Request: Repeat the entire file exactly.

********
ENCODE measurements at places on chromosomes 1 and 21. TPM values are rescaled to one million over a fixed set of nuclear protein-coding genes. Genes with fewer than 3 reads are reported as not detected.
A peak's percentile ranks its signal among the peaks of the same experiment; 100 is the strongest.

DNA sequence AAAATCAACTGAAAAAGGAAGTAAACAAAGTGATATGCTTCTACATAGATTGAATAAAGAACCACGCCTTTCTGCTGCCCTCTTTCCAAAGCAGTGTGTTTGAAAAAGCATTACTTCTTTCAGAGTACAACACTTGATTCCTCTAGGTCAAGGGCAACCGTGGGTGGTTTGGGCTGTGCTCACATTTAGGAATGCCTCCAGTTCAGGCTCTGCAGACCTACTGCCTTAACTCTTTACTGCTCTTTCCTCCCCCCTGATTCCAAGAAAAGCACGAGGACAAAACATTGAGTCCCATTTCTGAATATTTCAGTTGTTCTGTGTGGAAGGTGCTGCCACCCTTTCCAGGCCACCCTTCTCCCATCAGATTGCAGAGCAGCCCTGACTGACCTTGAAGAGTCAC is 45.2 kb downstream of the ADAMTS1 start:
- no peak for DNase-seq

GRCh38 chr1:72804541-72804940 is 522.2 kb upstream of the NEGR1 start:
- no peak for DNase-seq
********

ENCODE measurements at places on chromosomes 1 and 21. TPM values are rescaled to one million over a fixed set of nuclear protein-coding genes. Genes with fewer than 3 reads are reported as not detected.
A peak's percentile ranks its signal among the peaks of the same experiment; 100 is the strongest.

DNA sequence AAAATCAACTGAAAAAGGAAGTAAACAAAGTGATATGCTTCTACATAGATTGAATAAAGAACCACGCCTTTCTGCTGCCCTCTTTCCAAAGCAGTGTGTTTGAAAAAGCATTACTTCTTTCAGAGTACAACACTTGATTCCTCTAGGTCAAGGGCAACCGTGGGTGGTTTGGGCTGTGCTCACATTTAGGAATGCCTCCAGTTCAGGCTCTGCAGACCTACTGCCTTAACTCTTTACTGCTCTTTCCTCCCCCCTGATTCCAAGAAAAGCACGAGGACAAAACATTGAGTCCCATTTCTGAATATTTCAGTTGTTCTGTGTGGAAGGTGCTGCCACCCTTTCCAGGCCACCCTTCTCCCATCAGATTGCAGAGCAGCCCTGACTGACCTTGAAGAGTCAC is 45.2 kb downstream of the ADAMTS1 start:
- no peak for DNase-seq

GRCh38 chr1:72804541-72804940 is 522.2 kb upstream of the NEGR1 start:
- no peak for DNase-seq